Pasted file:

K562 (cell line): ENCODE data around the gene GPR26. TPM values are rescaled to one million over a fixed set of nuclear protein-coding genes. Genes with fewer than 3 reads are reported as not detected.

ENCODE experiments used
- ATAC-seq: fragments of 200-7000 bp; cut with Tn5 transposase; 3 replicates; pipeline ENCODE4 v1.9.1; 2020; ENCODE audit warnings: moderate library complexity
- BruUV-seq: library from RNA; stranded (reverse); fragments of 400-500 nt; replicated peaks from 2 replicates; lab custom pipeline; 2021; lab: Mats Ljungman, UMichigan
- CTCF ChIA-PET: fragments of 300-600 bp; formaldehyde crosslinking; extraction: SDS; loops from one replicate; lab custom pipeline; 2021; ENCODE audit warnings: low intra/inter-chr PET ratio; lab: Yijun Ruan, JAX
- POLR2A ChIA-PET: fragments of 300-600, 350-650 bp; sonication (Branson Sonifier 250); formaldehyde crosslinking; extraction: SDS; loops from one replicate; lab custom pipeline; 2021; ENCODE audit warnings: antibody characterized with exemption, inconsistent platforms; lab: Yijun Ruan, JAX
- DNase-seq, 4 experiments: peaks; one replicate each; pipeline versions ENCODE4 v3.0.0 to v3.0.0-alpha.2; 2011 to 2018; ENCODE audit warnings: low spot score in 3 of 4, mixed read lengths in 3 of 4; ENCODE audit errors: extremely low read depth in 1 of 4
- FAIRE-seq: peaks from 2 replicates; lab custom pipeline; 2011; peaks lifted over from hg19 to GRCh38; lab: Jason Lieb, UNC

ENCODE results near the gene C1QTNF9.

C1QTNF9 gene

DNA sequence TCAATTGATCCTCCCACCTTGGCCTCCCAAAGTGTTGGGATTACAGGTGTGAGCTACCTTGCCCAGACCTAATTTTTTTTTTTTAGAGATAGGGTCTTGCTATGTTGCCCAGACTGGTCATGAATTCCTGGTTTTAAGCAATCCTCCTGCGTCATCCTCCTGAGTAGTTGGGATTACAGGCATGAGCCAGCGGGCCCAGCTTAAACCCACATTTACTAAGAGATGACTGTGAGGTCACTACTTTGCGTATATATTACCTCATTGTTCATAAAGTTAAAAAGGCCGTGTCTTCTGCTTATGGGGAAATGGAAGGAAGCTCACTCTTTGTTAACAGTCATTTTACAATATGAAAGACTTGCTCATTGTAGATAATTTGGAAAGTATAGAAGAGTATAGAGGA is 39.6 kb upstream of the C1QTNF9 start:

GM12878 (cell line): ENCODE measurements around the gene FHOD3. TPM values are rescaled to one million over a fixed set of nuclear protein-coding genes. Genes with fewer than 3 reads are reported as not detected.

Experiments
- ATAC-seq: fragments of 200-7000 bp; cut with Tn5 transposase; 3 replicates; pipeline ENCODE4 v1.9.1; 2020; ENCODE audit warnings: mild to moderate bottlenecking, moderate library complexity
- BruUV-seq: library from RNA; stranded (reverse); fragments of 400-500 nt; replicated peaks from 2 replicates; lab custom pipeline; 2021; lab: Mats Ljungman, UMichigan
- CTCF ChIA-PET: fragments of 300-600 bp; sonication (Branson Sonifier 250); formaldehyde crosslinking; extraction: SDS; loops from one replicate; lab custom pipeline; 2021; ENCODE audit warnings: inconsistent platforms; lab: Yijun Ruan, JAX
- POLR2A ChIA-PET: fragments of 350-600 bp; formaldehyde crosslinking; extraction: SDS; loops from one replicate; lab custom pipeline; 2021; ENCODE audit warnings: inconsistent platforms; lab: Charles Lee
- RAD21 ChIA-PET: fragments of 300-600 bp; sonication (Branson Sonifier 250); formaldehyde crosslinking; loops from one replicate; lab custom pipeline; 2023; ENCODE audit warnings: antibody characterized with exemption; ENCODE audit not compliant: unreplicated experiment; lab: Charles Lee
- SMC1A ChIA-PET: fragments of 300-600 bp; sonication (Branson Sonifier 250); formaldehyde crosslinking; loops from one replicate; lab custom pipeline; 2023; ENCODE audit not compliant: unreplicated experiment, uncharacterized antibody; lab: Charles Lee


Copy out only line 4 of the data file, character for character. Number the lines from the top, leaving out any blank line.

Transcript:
- BruUV-seq: library from RNA; stranded (reverse); fragments of 400-500 nt; replicated peaks from 2 replicates; lab custom pipeline; 2021; lab: Mats Ljungman, UMichigan